Figure 1: Chest X-ray showing elevated left hemidiaphragm with gastric shadow obliterating the left lung field and mediastinal shift to the right

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Figure 2: Contrast-enhanced CT scan of chest and abdomen, sagittal section, showing a gastric and colonic herniation in left chest cavity with collapsed lung and mediastinal shift to the right. CT = Computed tomography

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Figure 3: CT chest and abdomen, transverse section, showing constricting band in stomach at the site of volvulus

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After adequate resuscitation and informed consent, he was taken for laparotomy. Intraoperatively, thoracic displacement of intra-abdominal organs was seen. There was diaphragmatic eventration with the stomach, the splenic flexure, and the spleen in the left hemithorax [Figure 4]. An organoaxial gastric volvulus with a constricting ring along the longitudinal axis was seen [Figure 5]. Adhesions were released, the contents reduced, and viability of the stomach was confirmed. Diaphragmatic plication with anterior gastropexy was done. Postoperatively, he made a satisfactory recovery. The chest drain was removed on the third postoperative day [Figure 6]. He was discharged home on the 6 th postoperative day. His symptoms resolved completely and was doing well on follow-up after 6 months.
Figure 4: Spleen and splenic flexure of colon ascending into left hemithorax

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Figure 5: Constricting ring at volvulus site on stomach after releasing of adhesions

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Figure 6: Postoperative chest radiograph showing well-inflated left lung field

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  Discussion Top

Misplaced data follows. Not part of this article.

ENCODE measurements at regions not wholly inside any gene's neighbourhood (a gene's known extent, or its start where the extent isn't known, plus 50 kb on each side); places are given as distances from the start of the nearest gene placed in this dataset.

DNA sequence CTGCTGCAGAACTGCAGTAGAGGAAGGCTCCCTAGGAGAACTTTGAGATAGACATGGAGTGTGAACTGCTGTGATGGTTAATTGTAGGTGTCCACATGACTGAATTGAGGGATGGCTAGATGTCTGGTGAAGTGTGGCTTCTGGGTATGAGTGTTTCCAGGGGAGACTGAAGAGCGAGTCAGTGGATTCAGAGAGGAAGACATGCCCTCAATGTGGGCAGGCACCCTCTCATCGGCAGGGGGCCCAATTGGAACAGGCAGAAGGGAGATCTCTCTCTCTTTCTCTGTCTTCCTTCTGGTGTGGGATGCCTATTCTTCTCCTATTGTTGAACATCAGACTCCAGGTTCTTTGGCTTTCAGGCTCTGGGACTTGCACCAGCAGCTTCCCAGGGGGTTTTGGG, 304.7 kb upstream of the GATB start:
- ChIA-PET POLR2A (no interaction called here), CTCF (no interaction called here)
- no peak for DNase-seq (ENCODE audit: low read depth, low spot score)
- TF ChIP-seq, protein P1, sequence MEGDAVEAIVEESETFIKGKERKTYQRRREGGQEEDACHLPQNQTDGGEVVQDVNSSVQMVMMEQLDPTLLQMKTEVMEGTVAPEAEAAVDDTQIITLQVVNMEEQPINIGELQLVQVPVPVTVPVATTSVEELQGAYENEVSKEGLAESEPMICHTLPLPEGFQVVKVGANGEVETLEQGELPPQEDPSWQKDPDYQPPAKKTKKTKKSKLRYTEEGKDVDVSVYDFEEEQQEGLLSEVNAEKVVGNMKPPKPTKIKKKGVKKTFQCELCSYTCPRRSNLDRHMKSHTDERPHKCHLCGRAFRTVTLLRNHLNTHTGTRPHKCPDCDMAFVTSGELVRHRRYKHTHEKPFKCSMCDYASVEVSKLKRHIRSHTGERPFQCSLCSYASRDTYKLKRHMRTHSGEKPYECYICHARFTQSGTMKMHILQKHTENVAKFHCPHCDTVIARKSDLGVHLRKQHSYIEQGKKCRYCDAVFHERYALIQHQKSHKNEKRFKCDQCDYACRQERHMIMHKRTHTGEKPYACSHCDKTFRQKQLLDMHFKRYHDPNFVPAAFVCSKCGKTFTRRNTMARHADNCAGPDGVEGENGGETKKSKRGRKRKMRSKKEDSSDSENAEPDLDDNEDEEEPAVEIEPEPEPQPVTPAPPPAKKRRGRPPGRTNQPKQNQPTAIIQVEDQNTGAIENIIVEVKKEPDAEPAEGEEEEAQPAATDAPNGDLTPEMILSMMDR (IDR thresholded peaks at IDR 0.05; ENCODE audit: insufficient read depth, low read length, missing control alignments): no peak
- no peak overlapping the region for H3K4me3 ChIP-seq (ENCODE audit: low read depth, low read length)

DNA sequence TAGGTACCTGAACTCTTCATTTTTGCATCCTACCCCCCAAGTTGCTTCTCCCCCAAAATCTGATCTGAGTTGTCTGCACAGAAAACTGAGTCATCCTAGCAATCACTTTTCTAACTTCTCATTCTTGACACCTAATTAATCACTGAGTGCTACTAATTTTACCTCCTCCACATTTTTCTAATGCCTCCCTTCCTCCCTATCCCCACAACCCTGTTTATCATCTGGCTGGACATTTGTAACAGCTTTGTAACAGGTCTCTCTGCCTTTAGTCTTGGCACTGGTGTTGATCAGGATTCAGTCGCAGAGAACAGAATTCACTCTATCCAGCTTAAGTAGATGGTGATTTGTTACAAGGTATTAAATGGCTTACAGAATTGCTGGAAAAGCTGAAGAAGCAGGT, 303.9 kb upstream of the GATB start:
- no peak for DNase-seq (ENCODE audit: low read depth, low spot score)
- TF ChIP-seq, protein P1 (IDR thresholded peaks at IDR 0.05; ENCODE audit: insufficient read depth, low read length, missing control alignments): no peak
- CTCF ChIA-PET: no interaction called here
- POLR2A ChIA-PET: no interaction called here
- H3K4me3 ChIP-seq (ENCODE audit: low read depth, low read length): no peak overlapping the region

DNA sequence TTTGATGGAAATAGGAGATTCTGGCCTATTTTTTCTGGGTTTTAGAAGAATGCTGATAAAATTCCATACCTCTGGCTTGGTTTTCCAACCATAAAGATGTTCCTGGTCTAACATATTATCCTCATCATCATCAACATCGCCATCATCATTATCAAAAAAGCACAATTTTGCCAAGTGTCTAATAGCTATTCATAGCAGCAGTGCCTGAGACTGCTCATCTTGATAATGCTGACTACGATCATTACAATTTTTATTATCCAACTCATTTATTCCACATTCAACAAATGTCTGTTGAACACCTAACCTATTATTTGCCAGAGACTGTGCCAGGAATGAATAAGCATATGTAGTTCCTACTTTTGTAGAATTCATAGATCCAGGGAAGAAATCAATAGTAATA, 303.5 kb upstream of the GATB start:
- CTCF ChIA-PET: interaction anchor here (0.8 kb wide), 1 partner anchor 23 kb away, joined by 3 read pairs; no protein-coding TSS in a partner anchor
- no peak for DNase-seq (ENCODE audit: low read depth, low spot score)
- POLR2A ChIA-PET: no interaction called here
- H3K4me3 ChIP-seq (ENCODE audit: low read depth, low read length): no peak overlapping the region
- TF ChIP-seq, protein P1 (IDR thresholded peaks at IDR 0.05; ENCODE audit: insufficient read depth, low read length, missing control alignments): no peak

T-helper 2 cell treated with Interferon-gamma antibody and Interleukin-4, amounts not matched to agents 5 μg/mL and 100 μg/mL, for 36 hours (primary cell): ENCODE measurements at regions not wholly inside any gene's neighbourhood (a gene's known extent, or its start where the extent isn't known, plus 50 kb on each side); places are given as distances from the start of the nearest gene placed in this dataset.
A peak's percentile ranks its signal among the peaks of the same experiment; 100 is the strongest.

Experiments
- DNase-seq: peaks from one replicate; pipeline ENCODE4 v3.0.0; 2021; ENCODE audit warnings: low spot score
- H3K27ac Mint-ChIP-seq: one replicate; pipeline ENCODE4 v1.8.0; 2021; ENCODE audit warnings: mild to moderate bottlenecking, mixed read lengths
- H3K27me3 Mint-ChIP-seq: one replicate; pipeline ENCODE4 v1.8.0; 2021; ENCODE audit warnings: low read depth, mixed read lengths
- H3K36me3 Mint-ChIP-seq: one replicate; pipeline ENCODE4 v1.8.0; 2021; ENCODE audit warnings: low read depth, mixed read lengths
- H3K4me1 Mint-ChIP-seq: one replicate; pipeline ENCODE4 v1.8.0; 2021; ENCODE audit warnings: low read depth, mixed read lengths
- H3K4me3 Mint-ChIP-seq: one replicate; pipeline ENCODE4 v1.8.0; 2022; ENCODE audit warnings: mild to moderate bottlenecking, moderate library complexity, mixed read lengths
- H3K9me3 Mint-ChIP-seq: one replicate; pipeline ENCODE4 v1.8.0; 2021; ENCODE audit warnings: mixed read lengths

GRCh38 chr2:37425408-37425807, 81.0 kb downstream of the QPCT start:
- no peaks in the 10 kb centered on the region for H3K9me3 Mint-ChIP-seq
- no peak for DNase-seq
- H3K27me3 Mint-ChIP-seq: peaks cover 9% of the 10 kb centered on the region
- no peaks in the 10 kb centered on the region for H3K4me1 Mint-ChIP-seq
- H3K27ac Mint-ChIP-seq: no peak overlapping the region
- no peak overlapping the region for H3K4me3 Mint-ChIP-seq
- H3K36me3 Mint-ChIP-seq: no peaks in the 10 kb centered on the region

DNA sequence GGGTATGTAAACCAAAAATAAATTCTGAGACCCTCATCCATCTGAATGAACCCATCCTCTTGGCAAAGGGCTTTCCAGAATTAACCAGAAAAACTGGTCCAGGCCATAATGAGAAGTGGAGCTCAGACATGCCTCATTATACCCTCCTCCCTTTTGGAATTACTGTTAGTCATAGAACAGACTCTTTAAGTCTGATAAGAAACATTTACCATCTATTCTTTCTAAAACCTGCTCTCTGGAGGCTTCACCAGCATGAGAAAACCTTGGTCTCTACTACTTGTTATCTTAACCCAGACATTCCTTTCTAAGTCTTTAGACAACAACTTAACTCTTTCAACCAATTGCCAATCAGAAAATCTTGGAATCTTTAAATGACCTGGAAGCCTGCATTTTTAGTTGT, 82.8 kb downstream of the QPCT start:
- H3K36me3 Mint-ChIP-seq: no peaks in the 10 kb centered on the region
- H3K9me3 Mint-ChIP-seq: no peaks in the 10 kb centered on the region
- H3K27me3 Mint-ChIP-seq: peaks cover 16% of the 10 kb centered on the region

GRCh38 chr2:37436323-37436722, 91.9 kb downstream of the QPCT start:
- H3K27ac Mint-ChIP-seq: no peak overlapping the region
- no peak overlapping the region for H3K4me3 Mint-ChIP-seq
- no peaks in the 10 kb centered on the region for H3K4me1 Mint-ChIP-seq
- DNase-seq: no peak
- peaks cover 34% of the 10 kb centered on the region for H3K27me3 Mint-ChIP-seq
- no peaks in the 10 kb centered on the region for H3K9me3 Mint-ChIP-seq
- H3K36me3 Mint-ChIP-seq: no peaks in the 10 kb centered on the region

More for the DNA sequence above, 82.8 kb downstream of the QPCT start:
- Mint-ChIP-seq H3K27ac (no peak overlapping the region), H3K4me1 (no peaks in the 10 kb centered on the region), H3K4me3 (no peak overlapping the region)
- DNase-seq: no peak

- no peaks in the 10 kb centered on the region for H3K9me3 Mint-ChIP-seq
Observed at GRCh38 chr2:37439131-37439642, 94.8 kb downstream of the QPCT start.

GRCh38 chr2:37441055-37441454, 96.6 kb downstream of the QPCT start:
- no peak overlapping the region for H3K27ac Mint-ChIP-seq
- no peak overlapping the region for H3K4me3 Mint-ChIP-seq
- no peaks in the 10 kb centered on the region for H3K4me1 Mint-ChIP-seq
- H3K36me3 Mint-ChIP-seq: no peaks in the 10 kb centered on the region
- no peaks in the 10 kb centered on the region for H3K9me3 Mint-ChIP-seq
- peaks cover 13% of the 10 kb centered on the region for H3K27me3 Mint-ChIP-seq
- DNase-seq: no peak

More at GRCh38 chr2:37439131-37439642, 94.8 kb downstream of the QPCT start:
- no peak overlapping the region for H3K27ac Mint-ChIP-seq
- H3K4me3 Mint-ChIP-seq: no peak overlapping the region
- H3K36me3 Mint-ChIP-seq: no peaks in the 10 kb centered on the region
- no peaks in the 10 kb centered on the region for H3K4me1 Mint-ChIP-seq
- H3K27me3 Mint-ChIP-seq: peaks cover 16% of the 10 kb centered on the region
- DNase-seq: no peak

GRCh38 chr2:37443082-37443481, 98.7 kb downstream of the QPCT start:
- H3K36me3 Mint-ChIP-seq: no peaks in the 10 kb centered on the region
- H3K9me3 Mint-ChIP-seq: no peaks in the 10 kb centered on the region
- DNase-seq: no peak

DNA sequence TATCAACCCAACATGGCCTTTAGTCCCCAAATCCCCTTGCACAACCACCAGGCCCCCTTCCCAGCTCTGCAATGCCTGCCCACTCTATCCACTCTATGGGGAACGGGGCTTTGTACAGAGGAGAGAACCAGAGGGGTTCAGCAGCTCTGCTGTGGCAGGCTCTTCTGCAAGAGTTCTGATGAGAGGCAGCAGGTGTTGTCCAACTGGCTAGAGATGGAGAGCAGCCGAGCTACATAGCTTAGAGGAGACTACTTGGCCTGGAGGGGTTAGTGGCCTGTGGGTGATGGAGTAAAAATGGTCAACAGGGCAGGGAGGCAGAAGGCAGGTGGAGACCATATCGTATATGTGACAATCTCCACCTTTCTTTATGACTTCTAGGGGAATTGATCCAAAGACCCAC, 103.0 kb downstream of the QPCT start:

Eventration of the diaphragm can be congenital or acquired. Congenital eventration of diaphragm is an abnormal elevation of one leaf of intact diaphragm characterized by a developmental abnormality of the diaphragm musculature. [1] Eventration can be unilateral or bilateral. The left side is affected more often than the right, and males are affected more often than females. [1] The affected diaphragm may consist of a fascial layer with few or no muscle fibers. [1] Phrenic nerve is normal in all congenital cases. Acquired diaphragmatic eventration is seen in phrenic nerve injury.

Gastric volvulus is an uncommon condition. The stomach is relatively fixed at the esophageal hiatus and at the pylorus and is prevented from abnormal rotation by four gastric ligaments. They are the hepatogastric (lesser omentum), the gastrocolic, the gastrosplenic, and the gastrophrenic ligaments. Absence or weakness of these anatomic anchors results in the mobility of the stomach within the wide subdiaphragmatic space and the potential for gastric volvulus. [2] Torsion occurs along the stomach's longitudinal axis (organoaxial) in about two-third of cases and along the vertical axis (mesenteroaxial) in one-third of cases of gastric volvulus. [3] Most commonly, organoaxial gastric volvulus occurs acutely and is associated with a diaphragmatic defect, whereas, mesenteroaxial volvulus is partial (<180 degrees), recurrent, and not associated with a diaphragmatic defect. In adults, the diaphragmatic defects are most commonly traumatic or the result of paraesophageal hernias; whereas in children, congenital defects such as the foramen of Bochdalek or Morgagni are causally involved. The major symptoms at presentation are abdominal pain that is usually acute in onset, distention, vomiting, and hematemesis. [3]

The sudden onset of constant and severe upper abdominal pain, recurrent retching with production of little vomitus, and the inability to pass a nasogastric tube constitute Borchardt's triad. [3]

In addition, other pointers like a gas-filled viscous in the lower chest shown by chest radiography and obstruction at the site of volvulus shown by emergency upper gastrointestinal series should be kept in mind. [4] Sometimes subtle signs like hiccups [5] or hearing of gurgling sounds both by patients and physician combined with decreased air entry in the chest, as was in the present case, can be pointers for herniation. Most patients with unilateral diaphragmatic eventration are often asymptomatic; however, some complain of dyspnea on effort or orthopnea, due to the decrease in ventilation and oxygenation because of paradoxical motion of the affected diaphragm and diminished intrathoracic volume.